This might appear as a stretched analogy, but it struck as me as obvious when I tried playing the Lego Racers boardgame with my 3-year old this weekend. The game is ranked pretty low on Boardgamegeek, and deservedly so. The promise and premise is great: use Lego cars to race around a track and pick up new pieces to modify the powers of your car… sounds like great fun. Right? But it is not, and that’s where my analogy with the age of software comes in.
Lego Racers is a very buggy game. It takes almost no playing to get to a situation that is not covered by the rules, which would seem to indicate that play testing was not part of the design process. It seems that the designers made the same mistake as many programmers do: explore the obvious and primary path of execution, without thinking about what could go differently or go wrong. For something as simple as this games, that is simply sloppy. For something as complex as say, an operating system or telephone switch, it is more understandable.
This is where the age of software comes in: the more a particular piece of software has been used, the more different cases will have been explored, and the more errors, mistakes, and simple design holes will have been fixed. Steve Gibson at grc.com and Leo Laporte’s Security Now podcast often says that a completely new piece of software cannot be said to be secure, since there is no evidence to support that. It might well have been developed, in principle, with lots of security in mind. But until proven in the real world with real adversaries, there is no support for calling it secure.
It is also the case that no amount of internal testing can provide full coverage for all the cases that will appear in actual use at real customer and user sites. It is a matter of volume, but also a matter of sheer inspiration and creativity. Someone with a real problem to solve will use the tools they have in any way they can imagine… and your own developers cannot be expected have the same imagination as a user population many times their own size. That’s why beta testing and customer early access and iterative development are so important: only then will all the possible ways of using something be explored. It often turns out that users feel that your software can do something that you never quite thought it would — and that you sometimes have to insert specific limitations into the documention saying that “sorry, you cannot do that (for some not initially obvious but deep technical reason)”.
It also puts an interesting perspective on new creative software. Any new software entering a market will not have support for all possible users and all possible use cases. If there is an established older piece of software in the same domain, the new software will tend to solve fewer problems with fewer odd boundary conditions. The new software will typically be designed to solve some part of the problem better (or cheaper) than existing software (otherwise, its existence is hard to motivate), but initially it will not have the breadth and depth of coverage that a decade-old package will have. Simply from having been subject to users and their creativity and requirements for a long time.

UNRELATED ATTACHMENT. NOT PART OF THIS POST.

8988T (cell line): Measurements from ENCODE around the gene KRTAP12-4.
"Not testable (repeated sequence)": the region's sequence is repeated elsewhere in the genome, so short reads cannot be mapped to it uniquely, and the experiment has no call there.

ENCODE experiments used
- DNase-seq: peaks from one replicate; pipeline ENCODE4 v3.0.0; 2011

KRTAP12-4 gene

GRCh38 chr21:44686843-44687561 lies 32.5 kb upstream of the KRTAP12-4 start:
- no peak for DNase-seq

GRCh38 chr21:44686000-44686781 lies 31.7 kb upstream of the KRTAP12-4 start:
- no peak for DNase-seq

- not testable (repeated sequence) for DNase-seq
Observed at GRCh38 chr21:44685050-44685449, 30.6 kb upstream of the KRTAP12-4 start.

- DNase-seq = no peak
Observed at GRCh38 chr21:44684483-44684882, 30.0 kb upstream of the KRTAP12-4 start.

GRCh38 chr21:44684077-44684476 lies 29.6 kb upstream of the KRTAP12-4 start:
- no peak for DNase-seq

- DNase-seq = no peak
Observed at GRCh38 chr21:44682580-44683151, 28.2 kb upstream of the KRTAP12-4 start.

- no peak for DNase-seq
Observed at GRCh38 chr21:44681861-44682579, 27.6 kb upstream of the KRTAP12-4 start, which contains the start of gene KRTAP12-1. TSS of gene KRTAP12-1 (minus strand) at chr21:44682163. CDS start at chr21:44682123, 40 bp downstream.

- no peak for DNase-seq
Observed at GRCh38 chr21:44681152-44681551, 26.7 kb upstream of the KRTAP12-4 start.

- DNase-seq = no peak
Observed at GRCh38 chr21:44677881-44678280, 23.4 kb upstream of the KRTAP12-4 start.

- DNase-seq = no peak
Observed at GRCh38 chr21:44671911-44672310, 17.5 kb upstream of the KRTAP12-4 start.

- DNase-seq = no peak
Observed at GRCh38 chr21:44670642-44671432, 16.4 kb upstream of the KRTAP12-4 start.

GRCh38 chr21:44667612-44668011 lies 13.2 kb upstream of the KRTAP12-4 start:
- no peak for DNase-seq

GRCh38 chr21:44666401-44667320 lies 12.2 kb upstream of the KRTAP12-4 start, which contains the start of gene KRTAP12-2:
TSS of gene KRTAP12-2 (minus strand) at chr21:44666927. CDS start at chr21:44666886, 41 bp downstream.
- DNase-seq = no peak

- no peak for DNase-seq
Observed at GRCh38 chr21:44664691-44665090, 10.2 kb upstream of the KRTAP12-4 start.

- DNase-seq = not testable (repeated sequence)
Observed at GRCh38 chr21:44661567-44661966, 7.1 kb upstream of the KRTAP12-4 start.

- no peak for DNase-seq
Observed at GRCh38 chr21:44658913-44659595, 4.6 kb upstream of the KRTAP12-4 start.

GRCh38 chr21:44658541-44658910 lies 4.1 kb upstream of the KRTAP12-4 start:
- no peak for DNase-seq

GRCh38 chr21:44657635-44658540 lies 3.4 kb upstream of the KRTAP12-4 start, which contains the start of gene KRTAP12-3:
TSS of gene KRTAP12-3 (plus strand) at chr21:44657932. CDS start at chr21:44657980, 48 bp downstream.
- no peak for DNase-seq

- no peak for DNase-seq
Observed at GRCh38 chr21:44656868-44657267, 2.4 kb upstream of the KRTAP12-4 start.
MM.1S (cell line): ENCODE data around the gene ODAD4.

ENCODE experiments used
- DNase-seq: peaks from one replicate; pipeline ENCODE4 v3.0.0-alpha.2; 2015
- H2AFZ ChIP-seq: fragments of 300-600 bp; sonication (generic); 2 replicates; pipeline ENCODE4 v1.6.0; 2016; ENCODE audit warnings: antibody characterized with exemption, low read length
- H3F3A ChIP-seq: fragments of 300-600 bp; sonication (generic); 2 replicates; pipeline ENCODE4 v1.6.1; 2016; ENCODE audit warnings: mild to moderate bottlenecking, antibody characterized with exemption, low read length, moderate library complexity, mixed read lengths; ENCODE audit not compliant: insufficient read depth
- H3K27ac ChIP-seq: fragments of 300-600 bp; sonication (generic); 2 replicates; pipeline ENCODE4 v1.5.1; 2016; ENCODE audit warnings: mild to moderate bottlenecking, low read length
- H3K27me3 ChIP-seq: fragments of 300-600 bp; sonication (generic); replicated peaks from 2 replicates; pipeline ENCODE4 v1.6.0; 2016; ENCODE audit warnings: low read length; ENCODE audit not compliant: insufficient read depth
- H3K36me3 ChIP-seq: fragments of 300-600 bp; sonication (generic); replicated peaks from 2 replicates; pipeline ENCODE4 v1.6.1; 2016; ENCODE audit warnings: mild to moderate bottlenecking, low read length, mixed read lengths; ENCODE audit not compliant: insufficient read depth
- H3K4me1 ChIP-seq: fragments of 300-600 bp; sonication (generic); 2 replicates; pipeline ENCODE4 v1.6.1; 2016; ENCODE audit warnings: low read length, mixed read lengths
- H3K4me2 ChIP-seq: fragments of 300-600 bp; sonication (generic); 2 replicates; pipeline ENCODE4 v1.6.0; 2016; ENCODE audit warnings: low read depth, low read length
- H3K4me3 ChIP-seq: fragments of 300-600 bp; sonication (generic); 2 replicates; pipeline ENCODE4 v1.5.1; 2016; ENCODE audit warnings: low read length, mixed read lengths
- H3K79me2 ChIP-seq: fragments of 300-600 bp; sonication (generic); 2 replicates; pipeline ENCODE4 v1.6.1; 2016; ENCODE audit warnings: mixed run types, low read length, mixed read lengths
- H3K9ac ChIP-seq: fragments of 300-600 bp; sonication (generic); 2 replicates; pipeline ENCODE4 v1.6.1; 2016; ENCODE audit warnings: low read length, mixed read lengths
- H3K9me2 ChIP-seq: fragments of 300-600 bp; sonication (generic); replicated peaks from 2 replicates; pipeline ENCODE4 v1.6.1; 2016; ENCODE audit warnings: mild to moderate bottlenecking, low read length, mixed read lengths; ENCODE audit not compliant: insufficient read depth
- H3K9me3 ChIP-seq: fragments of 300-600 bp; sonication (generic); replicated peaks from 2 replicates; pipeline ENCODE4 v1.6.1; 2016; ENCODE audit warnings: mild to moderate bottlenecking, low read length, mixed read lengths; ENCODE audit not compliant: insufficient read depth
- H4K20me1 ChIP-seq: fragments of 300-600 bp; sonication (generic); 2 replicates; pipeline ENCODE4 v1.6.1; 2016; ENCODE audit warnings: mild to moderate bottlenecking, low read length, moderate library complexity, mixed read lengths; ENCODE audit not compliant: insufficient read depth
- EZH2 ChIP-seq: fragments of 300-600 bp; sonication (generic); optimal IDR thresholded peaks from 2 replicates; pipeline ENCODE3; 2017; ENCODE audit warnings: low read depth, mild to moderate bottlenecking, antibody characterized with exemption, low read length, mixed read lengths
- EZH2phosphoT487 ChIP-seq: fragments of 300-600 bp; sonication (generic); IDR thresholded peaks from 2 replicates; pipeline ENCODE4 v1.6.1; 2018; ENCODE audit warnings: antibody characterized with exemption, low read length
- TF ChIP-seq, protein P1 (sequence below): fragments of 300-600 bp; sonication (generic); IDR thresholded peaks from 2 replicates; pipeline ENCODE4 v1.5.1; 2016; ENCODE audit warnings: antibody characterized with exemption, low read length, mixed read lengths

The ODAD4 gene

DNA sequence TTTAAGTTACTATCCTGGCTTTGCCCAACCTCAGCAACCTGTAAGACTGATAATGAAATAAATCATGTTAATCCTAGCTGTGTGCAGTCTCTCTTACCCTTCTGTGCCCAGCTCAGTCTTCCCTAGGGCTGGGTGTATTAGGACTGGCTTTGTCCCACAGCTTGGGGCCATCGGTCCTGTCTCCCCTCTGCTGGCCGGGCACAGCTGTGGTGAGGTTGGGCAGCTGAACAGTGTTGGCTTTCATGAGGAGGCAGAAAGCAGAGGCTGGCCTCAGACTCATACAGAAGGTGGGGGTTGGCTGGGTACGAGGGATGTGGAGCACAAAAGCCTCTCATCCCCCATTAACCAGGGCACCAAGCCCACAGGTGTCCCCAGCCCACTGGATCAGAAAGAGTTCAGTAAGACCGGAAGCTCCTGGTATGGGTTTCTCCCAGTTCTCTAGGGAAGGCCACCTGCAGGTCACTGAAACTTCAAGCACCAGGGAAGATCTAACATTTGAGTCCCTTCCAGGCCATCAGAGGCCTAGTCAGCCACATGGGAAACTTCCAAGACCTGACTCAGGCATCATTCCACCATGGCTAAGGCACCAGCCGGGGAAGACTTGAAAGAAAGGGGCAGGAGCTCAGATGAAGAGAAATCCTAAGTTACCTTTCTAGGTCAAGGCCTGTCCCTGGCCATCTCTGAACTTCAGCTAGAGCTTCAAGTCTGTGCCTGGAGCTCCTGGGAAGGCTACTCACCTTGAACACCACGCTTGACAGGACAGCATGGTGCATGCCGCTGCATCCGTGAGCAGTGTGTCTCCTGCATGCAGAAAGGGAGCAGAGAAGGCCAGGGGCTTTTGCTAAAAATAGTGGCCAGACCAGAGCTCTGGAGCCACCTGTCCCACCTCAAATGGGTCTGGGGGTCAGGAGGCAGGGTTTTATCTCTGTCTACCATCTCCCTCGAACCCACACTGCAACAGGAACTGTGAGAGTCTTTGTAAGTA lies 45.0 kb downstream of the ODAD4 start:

That sounds like an awfully academic argument. One concrete example: the Linux operating system is now catching up to the old heavy-weights like Solaris and Aix in terms of scalability and robustness and features. Solaris still seems to scale better to really large number of cores and processes, but compared to where Linux used to be in the pre-2.6 kernel versions the situation is vastly improved. But doing multiprocessing like that well simply seems to take calendar time. More users does not help. You need the grind of having to transition through a few different generations of hardware of different types, and with different trends being judged important. Similary, the real-time operating systems now becoming SMP-aware will not scale as well as Linux does, at least not when judged from shared-memory flat designs. They do have their areas of merit, but they simply will not accumulate the same kind of shared-memory experience until a few years have passed. On the other hand, for the domains where predictability, control, and performance count, they are far superior to the general-purpose operating systems like Linux and Solaris, since they have been accumulating far more experience there. The same fact is evident in military history: time upon time, history shows how “seasoned troops” have a quality that no amount of quantity or training quality of fresh troops can match. Troops and equipment have to prove themselves in real battles with real enemies before their true quality can be assessed and their full potential realized.
To sum up, it seems to me that while cool new software is exciting to write and exciting to use, in heavy-duty real-world use, you want seasoned well-aged software that has been proven and tested in a wide variety of real-world caes over a significant period of time. Nothing beats experience, at least as long as the software system is maintained well so that it evolves in a way that keeps it open to future evolution. It does happen that old software gets worse with age… but there are many examples that are like fine wines and just tend to get better with time.
As a final aside, we also own some other Lego-branded children’s games, and they, while not the most complex games in existence, at least are consistent and work without a problem. So the Lego brand itself needs not be avoided.